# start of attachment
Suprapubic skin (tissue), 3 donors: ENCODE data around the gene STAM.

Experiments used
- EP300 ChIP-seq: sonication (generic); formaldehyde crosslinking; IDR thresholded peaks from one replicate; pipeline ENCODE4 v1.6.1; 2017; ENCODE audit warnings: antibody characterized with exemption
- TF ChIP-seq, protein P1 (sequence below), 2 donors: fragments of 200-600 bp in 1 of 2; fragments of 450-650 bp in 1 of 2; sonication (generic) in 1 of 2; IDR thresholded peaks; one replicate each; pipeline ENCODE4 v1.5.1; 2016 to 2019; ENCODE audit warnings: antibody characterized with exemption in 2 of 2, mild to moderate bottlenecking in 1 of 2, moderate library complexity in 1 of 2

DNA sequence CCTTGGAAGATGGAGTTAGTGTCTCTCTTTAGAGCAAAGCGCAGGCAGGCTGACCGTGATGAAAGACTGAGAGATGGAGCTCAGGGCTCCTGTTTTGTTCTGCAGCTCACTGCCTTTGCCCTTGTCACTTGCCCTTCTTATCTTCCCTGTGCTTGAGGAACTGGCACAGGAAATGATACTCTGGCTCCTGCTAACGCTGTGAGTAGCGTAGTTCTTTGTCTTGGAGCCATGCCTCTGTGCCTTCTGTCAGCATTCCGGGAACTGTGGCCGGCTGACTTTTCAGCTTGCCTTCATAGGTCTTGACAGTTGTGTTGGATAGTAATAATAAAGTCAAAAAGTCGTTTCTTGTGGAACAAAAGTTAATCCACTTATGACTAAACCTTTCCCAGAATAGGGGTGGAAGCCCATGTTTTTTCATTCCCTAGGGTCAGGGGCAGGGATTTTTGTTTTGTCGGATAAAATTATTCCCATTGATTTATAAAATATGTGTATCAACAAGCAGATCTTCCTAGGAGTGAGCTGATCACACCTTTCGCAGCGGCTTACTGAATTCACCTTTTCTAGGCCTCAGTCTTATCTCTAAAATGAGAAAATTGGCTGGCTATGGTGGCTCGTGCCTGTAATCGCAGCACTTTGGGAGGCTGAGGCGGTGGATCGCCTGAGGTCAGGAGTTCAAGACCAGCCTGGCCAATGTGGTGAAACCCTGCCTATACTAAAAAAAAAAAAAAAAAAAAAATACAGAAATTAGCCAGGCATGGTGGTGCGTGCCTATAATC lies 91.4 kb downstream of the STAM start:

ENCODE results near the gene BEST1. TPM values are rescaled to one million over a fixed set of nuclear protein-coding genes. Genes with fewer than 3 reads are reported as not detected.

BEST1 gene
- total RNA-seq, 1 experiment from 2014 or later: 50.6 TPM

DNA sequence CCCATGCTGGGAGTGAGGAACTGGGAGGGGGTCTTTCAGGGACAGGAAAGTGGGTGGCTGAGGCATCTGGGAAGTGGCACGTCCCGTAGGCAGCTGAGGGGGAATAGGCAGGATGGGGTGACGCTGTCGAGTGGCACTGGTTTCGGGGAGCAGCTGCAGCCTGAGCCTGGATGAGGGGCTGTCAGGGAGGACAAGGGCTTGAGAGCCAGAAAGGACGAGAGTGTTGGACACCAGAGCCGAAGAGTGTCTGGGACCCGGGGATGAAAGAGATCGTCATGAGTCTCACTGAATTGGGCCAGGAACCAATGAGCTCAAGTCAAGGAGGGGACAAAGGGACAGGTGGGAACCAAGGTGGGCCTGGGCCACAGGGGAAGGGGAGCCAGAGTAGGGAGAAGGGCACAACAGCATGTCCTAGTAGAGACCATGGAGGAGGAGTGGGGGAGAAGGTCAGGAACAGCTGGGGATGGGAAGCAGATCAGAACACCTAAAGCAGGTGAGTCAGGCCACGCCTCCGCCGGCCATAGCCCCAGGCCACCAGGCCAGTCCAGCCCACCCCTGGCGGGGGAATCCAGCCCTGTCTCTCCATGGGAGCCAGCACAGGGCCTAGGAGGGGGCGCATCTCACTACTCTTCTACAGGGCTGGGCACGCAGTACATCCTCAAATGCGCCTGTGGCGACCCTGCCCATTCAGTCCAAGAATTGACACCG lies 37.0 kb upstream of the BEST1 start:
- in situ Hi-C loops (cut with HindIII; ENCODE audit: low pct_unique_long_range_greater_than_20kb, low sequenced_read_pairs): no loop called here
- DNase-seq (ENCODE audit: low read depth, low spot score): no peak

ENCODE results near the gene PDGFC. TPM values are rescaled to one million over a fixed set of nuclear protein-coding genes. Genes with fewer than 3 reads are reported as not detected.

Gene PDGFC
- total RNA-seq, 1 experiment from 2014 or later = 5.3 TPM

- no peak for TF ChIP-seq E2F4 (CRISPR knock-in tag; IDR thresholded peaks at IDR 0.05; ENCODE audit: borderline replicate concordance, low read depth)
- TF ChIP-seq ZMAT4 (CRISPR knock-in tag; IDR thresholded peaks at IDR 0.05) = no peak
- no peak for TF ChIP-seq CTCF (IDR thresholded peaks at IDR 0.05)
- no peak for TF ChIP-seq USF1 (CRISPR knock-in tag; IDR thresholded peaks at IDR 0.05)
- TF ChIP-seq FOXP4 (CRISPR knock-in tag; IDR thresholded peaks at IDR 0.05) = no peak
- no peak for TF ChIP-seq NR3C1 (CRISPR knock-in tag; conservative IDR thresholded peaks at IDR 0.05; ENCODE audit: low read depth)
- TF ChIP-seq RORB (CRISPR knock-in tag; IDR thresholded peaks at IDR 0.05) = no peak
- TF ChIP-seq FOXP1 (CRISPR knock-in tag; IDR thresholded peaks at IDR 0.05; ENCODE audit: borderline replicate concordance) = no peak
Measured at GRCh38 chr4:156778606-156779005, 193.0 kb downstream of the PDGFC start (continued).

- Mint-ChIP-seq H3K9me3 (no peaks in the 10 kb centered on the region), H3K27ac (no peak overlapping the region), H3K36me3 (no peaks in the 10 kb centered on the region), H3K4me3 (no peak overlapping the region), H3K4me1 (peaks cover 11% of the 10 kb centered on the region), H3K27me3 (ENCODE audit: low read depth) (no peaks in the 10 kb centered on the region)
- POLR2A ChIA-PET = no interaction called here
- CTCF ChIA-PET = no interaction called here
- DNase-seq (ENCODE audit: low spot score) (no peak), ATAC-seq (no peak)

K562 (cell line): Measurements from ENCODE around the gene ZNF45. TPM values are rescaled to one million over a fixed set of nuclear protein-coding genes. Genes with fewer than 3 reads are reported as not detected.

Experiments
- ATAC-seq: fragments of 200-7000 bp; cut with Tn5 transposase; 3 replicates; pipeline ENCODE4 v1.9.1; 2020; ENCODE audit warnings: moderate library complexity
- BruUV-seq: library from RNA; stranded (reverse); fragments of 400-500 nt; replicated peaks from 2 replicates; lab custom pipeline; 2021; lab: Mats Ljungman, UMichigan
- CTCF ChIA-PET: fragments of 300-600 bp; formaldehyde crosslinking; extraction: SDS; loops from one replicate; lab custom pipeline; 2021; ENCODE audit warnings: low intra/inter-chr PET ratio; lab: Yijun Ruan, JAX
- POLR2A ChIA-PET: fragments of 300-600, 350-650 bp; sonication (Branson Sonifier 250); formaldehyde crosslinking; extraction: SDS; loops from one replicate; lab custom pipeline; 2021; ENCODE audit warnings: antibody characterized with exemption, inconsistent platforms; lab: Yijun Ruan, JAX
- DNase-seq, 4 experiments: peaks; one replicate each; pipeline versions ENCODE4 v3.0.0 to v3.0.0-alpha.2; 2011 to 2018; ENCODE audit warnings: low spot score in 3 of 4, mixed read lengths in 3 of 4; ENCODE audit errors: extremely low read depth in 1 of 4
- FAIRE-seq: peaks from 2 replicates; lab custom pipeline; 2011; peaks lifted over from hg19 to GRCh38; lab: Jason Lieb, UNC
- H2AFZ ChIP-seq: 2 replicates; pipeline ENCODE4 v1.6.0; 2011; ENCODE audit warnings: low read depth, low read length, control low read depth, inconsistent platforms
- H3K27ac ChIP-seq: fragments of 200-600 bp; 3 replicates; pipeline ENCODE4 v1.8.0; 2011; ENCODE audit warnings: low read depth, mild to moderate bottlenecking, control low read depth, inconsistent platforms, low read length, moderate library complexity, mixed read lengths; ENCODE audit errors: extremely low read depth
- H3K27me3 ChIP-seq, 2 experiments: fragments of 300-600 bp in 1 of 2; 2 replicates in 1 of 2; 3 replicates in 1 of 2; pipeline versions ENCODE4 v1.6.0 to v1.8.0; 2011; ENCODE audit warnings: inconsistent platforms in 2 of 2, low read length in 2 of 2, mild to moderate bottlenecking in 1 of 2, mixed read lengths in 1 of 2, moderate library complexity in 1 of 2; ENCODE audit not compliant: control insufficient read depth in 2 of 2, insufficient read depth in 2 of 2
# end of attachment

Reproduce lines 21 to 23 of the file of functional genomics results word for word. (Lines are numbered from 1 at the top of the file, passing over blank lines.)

- TF ChIP-seq RORB (CRISPR knock-in tag; IDR thresholded peaks at IDR 0.05) = no peak
- TF ChIP-seq FOXP1 (CRISPR knock-in tag; IDR thresholded peaks at IDR 0.05; ENCODE audit: borderline replicate concordance) = no peak
Measured at GRCh38 chr4:156778606-156779005, 193.0 kb downstream of the PDGFC start (continued).